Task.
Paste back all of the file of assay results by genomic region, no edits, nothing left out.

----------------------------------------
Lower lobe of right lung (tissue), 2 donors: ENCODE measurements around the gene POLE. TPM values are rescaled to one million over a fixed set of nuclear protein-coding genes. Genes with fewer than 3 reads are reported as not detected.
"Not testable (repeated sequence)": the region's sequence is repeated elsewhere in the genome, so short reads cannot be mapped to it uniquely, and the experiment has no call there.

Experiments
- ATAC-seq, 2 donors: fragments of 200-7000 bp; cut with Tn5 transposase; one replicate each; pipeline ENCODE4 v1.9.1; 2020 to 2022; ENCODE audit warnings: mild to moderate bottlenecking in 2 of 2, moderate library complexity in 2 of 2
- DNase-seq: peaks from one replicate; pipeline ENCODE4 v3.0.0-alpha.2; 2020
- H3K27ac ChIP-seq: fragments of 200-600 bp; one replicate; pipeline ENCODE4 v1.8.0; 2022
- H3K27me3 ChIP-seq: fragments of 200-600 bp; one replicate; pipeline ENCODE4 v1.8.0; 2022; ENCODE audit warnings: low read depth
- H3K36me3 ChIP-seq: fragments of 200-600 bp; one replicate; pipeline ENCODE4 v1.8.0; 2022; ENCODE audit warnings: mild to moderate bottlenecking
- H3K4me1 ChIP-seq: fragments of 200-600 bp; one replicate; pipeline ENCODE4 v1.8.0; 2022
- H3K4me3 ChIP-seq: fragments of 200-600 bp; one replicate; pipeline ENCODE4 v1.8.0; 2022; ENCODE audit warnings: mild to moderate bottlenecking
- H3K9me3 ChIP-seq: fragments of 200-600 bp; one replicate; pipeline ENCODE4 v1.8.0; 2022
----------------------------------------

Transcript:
Lower lobe of right lung (tissue), 2 donors: ENCODE measurements around the gene POLE. TPM values are rescaled to one million over a fixed set of nuclear protein-coding genes. Genes with fewer than 3 reads are reported as not detected.
"Not testable (repeated sequence)": the region's sequence is repeated elsewhere in the genome, so short reads cannot be mapped to it uniquely, and the experiment has no call there.

Experiments
- ATAC-seq, 2 donors: fragments of 200-7000 bp; cut with Tn5 transposase; one replicate each; pipeline ENCODE4 v1.9.1; 2020 to 2022; ENCODE audit warnings: mild to moderate bottlenecking in 2 of 2, moderate library complexity in 2 of 2
- DNase-seq: peaks from one replicate; pipeline ENCODE4 v3.0.0-alpha.2; 2020
- H3K27ac ChIP-seq: fragments of 200-600 bp; one replicate; pipeline ENCODE4 v1.8.0; 2022
- H3K27me3 ChIP-seq: fragments of 200-600 bp; one replicate; pipeline ENCODE4 v1.8.0; 2022; ENCODE audit warnings: low read depth
- H3K36me3 ChIP-seq: fragments of 200-600 bp; one replicate; pipeline ENCODE4 v1.8.0; 2022; ENCODE audit warnings: mild to moderate bottlenecking
- H3K4me1 ChIP-seq: fragments of 200-600 bp; one replicate; pipeline ENCODE4 v1.8.0; 2022
- H3K4me3 ChIP-seq: fragments of 200-600 bp; one replicate; pipeline ENCODE4 v1.8.0; 2022; ENCODE audit warnings: mild to moderate bottlenecking
- H3K9me3 ChIP-seq: fragments of 200-600 bp; one replicate; pipeline ENCODE4 v1.8.0; 2022